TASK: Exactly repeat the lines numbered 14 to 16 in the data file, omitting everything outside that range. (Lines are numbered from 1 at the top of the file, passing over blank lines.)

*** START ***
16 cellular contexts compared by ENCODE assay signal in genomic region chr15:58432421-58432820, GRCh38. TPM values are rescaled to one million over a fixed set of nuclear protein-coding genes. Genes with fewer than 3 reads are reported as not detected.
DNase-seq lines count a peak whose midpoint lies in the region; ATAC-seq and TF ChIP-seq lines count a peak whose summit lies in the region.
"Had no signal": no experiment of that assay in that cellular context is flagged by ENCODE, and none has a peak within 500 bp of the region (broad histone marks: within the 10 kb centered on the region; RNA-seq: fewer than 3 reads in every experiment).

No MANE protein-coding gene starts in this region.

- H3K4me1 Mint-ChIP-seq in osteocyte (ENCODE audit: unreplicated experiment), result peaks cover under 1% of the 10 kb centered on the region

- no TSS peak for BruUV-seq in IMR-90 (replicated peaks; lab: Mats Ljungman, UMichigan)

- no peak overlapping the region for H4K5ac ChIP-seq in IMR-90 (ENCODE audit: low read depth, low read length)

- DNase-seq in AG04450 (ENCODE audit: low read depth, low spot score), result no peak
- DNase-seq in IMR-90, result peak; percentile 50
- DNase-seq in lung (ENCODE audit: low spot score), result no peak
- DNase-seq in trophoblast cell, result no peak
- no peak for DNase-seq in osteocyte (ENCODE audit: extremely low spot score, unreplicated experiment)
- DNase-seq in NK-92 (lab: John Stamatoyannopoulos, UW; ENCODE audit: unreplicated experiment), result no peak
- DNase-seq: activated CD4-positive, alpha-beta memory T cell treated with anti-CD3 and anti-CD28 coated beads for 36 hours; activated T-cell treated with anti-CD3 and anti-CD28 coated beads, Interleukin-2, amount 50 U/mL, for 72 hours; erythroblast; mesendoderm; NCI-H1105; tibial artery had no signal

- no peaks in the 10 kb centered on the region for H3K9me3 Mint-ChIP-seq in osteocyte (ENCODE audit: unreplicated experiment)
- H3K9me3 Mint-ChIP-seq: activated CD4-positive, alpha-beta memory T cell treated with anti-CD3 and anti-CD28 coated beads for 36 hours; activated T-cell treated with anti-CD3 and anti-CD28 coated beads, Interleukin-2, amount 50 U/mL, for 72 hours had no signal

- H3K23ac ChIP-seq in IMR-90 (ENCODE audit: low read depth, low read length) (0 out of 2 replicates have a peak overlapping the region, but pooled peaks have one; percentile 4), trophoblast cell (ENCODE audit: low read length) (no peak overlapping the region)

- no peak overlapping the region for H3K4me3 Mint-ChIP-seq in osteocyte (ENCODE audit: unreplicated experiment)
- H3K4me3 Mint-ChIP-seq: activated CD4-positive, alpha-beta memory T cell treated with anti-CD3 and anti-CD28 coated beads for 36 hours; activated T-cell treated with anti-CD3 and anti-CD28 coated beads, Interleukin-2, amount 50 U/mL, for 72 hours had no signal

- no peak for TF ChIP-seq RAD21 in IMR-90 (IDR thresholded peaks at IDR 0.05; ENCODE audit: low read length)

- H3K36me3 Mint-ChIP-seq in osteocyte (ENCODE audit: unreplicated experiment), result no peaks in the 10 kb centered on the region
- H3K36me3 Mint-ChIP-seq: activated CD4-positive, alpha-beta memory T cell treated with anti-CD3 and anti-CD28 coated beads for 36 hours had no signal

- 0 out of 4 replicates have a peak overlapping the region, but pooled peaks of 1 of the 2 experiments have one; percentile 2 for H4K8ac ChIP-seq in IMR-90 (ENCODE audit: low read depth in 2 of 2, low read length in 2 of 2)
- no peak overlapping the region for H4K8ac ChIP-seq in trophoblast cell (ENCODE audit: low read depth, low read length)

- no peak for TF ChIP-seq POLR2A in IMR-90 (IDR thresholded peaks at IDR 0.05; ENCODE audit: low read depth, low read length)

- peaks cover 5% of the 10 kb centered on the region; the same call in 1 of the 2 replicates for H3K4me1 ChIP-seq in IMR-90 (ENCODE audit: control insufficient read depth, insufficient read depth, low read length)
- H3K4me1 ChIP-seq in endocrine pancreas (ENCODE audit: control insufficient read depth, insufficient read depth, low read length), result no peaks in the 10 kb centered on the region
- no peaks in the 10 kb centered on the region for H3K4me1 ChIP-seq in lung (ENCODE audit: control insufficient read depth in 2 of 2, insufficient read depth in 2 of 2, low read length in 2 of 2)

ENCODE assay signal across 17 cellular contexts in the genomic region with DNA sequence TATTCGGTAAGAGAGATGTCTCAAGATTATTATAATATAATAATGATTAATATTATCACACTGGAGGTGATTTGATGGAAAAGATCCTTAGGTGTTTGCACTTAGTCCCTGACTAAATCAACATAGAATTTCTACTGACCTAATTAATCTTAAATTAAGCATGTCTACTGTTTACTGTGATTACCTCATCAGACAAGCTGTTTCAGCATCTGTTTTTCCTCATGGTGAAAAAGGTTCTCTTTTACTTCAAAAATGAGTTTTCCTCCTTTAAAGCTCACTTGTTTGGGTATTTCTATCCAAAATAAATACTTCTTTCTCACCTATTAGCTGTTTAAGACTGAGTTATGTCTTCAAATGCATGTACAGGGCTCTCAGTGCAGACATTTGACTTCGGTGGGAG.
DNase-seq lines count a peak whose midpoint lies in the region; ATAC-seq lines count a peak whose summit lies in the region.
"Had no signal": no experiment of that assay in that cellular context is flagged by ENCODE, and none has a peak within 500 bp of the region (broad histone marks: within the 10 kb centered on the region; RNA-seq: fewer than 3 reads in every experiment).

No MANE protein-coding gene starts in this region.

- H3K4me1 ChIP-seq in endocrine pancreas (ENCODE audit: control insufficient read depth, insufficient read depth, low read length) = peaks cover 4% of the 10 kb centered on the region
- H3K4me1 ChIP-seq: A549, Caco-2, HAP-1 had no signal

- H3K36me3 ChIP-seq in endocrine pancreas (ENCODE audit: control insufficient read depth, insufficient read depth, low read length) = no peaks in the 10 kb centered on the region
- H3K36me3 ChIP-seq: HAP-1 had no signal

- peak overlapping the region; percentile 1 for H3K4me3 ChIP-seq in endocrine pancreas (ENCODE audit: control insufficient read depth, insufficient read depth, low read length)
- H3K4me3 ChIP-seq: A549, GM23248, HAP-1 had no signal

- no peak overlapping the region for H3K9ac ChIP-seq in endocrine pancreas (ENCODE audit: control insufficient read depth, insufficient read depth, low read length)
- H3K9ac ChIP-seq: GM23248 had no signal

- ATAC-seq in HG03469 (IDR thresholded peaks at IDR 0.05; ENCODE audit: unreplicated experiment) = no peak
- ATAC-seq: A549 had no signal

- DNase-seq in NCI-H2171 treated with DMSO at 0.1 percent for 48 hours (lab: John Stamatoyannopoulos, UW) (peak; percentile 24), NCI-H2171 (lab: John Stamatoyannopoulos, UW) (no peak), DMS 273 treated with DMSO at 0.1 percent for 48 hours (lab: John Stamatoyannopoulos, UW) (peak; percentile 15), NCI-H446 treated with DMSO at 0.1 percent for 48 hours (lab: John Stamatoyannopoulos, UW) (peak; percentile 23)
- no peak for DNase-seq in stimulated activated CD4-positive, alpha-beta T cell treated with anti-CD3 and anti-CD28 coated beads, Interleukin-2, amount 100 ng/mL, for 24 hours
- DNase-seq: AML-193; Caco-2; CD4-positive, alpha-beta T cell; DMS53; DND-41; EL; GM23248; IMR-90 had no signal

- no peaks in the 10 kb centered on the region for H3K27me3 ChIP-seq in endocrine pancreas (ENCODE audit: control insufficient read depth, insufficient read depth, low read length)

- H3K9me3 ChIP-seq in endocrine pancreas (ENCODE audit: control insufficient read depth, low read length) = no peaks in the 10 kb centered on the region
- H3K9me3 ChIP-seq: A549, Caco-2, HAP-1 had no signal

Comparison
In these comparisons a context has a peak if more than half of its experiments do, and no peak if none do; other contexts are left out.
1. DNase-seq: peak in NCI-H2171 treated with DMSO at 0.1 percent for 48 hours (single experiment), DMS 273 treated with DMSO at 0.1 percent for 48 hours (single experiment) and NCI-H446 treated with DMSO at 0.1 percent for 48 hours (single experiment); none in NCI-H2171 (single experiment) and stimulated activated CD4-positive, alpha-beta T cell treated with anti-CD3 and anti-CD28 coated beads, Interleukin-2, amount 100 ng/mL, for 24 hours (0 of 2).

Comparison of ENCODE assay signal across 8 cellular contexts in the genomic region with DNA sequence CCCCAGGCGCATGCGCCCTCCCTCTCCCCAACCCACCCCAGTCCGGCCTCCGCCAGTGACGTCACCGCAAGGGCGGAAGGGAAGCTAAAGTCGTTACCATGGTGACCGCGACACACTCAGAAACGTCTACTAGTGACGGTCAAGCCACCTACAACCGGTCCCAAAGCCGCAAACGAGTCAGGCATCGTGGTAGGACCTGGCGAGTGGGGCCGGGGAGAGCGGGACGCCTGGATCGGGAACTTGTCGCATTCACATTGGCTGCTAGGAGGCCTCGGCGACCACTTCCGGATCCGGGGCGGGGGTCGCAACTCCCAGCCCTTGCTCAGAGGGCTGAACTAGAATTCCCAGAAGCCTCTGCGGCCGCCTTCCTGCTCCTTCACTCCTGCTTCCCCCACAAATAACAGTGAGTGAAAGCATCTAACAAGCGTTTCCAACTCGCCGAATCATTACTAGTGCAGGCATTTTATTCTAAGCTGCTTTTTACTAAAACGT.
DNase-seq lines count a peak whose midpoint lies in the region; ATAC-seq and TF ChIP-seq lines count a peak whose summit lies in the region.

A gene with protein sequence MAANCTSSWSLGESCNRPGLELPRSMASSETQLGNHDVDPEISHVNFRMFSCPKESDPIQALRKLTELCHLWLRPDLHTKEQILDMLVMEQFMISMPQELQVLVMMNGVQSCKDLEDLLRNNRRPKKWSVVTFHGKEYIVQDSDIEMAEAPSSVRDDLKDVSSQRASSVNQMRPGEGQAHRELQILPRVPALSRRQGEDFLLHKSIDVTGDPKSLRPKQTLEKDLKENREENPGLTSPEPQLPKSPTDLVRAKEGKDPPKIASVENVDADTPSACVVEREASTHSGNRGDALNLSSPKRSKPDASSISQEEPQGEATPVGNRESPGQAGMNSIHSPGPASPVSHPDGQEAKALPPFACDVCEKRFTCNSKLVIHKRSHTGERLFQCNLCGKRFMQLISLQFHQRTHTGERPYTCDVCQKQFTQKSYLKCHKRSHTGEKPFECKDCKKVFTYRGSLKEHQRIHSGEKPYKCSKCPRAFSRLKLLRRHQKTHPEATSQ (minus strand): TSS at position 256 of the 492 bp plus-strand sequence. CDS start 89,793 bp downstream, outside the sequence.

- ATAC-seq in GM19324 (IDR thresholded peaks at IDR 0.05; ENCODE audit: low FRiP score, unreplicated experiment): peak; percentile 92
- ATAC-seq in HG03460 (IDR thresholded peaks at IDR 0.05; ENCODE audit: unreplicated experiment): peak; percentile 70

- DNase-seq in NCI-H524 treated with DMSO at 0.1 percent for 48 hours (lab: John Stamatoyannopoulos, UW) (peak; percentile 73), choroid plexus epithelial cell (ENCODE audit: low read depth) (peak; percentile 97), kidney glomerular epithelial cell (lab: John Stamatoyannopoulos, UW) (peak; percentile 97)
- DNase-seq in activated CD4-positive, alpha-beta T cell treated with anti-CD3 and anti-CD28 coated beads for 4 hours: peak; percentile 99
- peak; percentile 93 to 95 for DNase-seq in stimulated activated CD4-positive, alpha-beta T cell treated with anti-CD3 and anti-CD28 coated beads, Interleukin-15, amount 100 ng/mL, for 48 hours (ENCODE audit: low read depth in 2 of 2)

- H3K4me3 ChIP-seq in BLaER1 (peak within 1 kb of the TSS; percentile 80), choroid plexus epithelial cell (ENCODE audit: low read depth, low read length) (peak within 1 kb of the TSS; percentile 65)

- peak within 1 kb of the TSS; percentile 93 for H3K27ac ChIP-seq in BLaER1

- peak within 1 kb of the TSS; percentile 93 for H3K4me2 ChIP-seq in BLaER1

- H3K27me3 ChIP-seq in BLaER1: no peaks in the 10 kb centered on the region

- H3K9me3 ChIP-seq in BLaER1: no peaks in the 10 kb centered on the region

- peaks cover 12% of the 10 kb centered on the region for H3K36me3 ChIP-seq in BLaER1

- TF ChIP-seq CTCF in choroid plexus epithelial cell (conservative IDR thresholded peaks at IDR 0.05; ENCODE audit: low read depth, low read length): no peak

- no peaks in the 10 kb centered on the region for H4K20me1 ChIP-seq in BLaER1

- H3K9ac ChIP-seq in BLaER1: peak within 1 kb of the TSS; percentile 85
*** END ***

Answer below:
- DNase-seq: activated CD4-positive, alpha-beta memory T cell treated with anti-CD3 and anti-CD28 coated beads for 36 hours; activated T-cell treated with anti-CD3 and anti-CD28 coated beads, Interleukin-2, amount 50 U/mL, for 72 hours; erythroblast; mesendoderm; NCI-H1105; tibial artery had no signal

- no peaks in the 10 kb centered on the region for H3K9me3 Mint-ChIP-seq in osteocyte (ENCODE audit: unreplicated experiment)
- H3K9me3 Mint-ChIP-seq: activated CD4-positive, alpha-beta memory T cell treated with anti-CD3 and anti-CD28 coated beads for 36 hours; activated T-cell treated with anti-CD3 and anti-CD28 coated beads, Interleukin-2, amount 50 U/mL, for 72 hours had no signal